The one thing she had left, became her salvation. Her body. First, it was a guard on the sea voyage to the mines. In return for keeping her safe, he kept her in his bed. After that, it was a low grade miner, big and strong to keep her a while until she found the true power. He was large, brave and stupid. Within the sunken hell hole, she soon found her top dog. Now all she had to do was be his bitch. Arranging a fight was easy enough. Enough men down there were desperate for some attention and her coin could be used but never spent. Her protector was killed defending the girl who betrayed him to his fate. A few others died, leaving a space for her to rise into. She learned a lot during this twisted, abused life. From the guards, the pit boss, her master, her pimp. Never one to lie to herself, saving it for everyone else, she knew she was being used. It was survival. Besides, she had a plan.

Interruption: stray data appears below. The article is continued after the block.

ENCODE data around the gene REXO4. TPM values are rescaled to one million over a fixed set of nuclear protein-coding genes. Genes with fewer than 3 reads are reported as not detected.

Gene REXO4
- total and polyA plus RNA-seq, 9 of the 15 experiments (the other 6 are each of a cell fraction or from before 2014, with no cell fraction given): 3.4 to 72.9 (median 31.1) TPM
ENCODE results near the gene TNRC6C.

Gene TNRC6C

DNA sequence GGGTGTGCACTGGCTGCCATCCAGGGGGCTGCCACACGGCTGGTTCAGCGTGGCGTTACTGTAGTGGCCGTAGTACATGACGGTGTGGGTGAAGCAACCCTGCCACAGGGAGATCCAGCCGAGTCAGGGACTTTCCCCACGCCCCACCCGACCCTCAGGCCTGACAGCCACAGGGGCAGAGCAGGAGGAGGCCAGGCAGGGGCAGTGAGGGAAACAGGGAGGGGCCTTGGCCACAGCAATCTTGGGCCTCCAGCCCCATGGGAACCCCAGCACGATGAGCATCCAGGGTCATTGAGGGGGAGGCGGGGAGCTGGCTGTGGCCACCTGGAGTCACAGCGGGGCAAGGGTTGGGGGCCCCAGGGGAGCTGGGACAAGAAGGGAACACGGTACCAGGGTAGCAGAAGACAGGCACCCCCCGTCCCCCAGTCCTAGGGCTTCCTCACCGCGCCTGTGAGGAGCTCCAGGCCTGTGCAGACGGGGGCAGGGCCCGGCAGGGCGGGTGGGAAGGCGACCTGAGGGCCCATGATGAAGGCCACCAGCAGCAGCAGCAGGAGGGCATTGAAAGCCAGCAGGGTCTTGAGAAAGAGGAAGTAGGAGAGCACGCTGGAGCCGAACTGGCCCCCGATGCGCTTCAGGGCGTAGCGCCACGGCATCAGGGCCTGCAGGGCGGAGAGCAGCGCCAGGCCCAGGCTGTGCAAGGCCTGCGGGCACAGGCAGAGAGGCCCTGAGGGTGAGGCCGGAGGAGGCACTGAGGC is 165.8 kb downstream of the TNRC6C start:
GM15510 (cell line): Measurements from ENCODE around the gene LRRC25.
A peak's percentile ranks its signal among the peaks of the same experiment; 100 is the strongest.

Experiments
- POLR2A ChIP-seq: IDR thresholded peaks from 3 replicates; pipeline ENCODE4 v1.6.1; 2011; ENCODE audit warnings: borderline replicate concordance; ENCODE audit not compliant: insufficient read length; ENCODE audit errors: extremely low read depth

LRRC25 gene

Four years later and the bright eyed young girl with the open smile and calculating eyes was gone. Died in the mines away from the light and colours. The eyes were the same. Full of life on command, flooding with tears when needed, but always that cold look that added up the cost of you, and your worth. A few bribes spent in the right places, some incriminating evidence gathered, and she managed her escape. By blackmailing the Guard-Captain into arresting and executing the criminal leader, she sparked a riot of infighting and violence then slipped away at its height.